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APT 38

APT 38 is another cyber espionage group that is also believed to be sponsored by the North Korean government.

The group has been active since at least 2014, and has targeted various financial institutions and cryptocurrency exchanges around the world, mainly in Asia, Africa, Europe, and North America.

The group’s main objectives are to steal money and cryptocurrency to fund North Korea’s nuclear and missile programs


Operation Blockbuster: A joint investigation by multiple cybersecurity companies in 2016 that exposed the group’s involvement in the Sony Pictures Entertainment breach in 2014, the Bangladesh Bank heist in 2016, and other attacks on financial and media organizations

Operation Sharpshooter: A global campaign in 2018 that used malicious documents and a fake job recruitment website to infect victims with a backdoor that collected system information and downloaded additional malware. The campaign targeted defense, government, energy, and financial sectors in more than 100 countries

Operation AppleJeus: A campaign in 2018 that used a Trojanized cryptocurrency trading application to compromise cryptocurrency exchanges and users. The campaign targeted exchanges in South Korea, Japan, China, and the UK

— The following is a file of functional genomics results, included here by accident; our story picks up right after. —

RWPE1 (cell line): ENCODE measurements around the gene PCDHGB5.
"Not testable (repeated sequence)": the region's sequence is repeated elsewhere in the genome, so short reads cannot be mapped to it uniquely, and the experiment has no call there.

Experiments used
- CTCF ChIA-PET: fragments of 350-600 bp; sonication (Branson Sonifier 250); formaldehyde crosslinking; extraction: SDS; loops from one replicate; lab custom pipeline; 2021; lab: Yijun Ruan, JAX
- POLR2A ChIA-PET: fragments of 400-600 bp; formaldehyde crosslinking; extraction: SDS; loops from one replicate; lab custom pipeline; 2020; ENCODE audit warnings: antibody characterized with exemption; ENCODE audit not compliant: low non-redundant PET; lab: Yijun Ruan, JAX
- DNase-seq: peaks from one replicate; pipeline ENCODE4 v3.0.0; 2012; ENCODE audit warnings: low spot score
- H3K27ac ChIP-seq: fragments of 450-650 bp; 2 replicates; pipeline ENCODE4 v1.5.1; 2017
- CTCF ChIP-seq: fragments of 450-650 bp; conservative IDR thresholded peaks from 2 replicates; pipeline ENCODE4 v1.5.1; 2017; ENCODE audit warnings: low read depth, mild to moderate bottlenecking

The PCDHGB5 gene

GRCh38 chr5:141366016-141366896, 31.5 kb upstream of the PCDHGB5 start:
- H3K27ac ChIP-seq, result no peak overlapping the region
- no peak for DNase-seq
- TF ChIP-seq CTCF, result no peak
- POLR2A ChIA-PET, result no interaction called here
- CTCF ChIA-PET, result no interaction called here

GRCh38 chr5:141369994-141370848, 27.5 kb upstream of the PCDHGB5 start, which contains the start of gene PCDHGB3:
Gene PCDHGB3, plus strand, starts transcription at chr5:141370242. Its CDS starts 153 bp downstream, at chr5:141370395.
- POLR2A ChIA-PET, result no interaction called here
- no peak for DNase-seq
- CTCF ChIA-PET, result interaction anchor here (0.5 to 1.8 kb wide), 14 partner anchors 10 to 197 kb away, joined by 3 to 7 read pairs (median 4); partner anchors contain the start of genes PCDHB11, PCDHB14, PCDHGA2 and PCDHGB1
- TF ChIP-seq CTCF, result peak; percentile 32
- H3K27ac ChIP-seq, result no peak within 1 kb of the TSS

Operation FASTCash: A campaign in 2018 that used compromised banking servers and ATM switch application servers to withdraw cash from ATMs in multiple countries, including India, Pakistan, Chile, and the US. The campaign reportedly stole tens of millions of dollars

Attack methods

Social engineering: The group uses phishing emails and malicious documents to lure victims into enabling macros or clicking on embedded links. The group also uses fake websites and applications to trick victims into downloading and installing malware

Exploitation: The group exploits vulnerabilities in popular software, such as Adobe Flash Player, Microsoft Silverlight, and Microsoft Office, to deliver malware to victims. The group also uses watering hole attacks, which involve compromising legitimate websites and redirecting visitors to malicious sites

Malware: The group uses a variety of custom and off-the-shelf malware for initial infection and exfiltration. Some of their malware families include FALLCHILL, KEYMARBLE, RATANKBA, BANKSHOT, and HOPLIGHT. The group also has access to destructive malware, such as KILLMBR and KILLDISK, which can erase the hard drive of a machine and render it unusable

Command and control: The group uses compromised servers, cloud service providers, and peer-to-peer networks to communicate with their malware and avoid detection. The group also uses encryption, proxies, and domain generation algorithms to obfuscate their traffic